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Building a Positive Political Relationship with Your Boss

It’s a simple, real-world fact, but it’s one that most people still do not “get”:  The majority of people who lose their jobs do so not because they made some costly mistake, but because they didn’t understand workplace politics. And if you do make a mistake on the job, being politically savvy will help you keep your job.

My definition of politics is “the difference between what is right—and what is effective.” How often in your career have you been right, but found that everyone hated you for it? That’s the gap you need to understand. It’s not about taking advantage of others for your own benefit; it’s about understanding the unspoken messages of your workplace and tapping into the flow of power to achieve your goals. Think of it as “how to shake the tree to get the resources you need.”

Your most important political alliance is your relationship with your boss. Start by asking yourself, “Do I actively manage my relationship with my boss—or do I just try not to make him or her mad?” Most people do only the latter. Turn that around and start creating a more positive, effective relationship with your boss by answering these key questions:

1. What is the method of communication with which my boss is most comfortable?
Is it face-to-face, e-mail, or voice mail? Sarah had a boss who responded best to voice mail. He wasn’t big on face-to-face because it required too much time. He could return five voice mails in airports faster than he could type e-mails on his Blackberry. If you voice- mailed him, you almost always got an answer the same day, especially when he was busy. This strategy also made her look very self-sufficient because Sarah wasn’t always in his office asking questions. On the rare occasion when she asked for time on his calendar, he would move her to the head of the line because he knew it was important.

2. During what time of day is my boss most receptive to talking?
Your boss may be a morning person, or more open to longer conversations as the day winds down and the phones stop ringing. If your boss is talkative and you need a quick answer, check his calendar or understand his lunch schedule and go see him 15 minutes before he has a meeting or before he typically leaves for lunch. Is there a particular day of the week that is better for your boss than others? One governmental group waits until Wednesdays to ask for anything important from its manager, because on Tuesdays the boss meets with the Board of Commissioners and Mondays are devoted to preparation for that meeting.

3. When my boss needs advice, whom does he consult?
For those of you, who have seen the Godfather films, think of this advisor as your boss’s “Consiglieri.” Build a good relationship with this person so he or she says good things about you to your boss. Remember—this is someone to whom your boss listens and whose opinion he or she greatly values.

4. What are the last three business books my boss read?
Any book your manager spends valuable time reading, you should read. I know one manager who wanted funding in the budget for an additional person but knew his boss hated any increase in headcount. His boss was a great fan of the book Good to Great. Even though the manager was not a big reader, he read the book because his boss valued its insights. The manager was able to justify his request for the new position by saying he needed “the right people on the bus in the right seats” (wording that comes straight from Good to Great). This resonated with his boss and he got the approval to hire the new person.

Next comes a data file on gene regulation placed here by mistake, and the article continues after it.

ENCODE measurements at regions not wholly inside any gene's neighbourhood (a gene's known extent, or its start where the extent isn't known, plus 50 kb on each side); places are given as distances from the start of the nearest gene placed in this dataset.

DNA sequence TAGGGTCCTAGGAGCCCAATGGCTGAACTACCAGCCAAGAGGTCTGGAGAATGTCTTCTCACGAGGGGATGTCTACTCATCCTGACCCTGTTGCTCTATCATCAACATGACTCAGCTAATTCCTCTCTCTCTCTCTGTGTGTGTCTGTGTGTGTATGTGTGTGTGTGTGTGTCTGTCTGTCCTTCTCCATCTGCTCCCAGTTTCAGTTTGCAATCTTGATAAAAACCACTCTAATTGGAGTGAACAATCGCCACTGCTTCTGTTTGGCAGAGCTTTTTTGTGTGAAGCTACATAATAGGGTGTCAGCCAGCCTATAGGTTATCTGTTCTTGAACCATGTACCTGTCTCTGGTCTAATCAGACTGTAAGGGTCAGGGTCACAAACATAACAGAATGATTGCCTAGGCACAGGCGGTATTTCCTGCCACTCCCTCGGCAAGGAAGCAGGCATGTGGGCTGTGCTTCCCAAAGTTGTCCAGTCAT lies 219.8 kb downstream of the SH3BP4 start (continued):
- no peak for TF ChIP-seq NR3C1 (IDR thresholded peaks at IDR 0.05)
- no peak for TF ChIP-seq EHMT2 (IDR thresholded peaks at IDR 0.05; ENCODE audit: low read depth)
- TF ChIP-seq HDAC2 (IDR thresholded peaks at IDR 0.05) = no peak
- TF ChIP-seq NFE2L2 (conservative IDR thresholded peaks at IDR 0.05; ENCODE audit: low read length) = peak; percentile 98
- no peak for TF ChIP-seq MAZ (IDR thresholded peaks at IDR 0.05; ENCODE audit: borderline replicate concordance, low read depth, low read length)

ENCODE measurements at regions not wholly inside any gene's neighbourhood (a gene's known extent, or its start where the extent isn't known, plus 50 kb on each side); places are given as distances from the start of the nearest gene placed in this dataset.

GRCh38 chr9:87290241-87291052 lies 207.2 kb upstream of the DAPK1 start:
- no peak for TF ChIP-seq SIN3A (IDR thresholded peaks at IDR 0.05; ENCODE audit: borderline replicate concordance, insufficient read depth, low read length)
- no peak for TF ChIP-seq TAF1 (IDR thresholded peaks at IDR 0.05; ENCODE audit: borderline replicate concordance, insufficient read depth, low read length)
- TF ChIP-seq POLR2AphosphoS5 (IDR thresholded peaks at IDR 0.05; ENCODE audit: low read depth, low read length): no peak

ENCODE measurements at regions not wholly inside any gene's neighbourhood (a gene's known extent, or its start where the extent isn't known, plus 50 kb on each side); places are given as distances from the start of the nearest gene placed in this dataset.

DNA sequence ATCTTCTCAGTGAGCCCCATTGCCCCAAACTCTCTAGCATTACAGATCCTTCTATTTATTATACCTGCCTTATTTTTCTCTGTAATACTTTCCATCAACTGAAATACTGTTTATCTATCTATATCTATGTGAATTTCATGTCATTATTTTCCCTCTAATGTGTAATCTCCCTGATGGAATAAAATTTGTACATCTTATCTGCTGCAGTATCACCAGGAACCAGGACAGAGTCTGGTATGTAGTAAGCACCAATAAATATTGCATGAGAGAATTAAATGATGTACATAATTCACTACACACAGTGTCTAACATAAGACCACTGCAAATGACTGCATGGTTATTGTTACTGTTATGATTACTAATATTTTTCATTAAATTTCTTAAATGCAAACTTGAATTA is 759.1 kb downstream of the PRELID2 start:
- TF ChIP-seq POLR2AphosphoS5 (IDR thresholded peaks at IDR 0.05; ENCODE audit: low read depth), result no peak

You also can be politically savvy by giving your boss the gift of a business book you’ve recently read and admire. This allows you to use the author as an expert, to convert your boss to your way of thinking. Be sure to inscribe the book on the inside fly leaf and sign your name. This way, every time your boss opens the book, he or she is reminded of the gift. And if your manager lends it to someone, you will appear to be smart, cutting edge, and someone whose opinion your boss values.

If your boss is not a reader, you can still use this strategy. Simply select a book that is short but packed with insights, so your boss will be willing to spend an hour reading it. And never put the cost of the book on your expense report. This is a gift—and an investment in your career. Surely your career is worth $20 or $25!

Here are three quick “political rules” for successfully dealing with bosses:

Rule #1: Stay neutral about new bosses. When you get a new boss, you will be barraged by people asking you what you think of him or her. These people will repeat what you say throughout the organization, so say this: “She seems very smart, but I haven’t worked with her for very long.” This is both noncommittal and positive.

Rule #2: When your boss says something nice about you, do not deflect the compliment with modesty or with humor by cracking the joke about “maybe this is a good time to ask for a raise.” This devalues the compliment and creates an awkward situation for everyone present, even if they know you are kidding. Here’s the perfect reply: “Thank you so much. That means a great deal to me coming from you.” You now have tripled the chances your manager will say more nice things about you in the future.

Rule #3: Never speak badly about your boss in the workplace—even if everyone else calls him “the spawn of Satan.” By not saying anything bad, you send a clear, unspoken message throughout your organization that you are patient, resilient, and loyal, all of which are great qualities to have. You enhance your value and reputation—simply by keeping quiet.

© Margaret Morford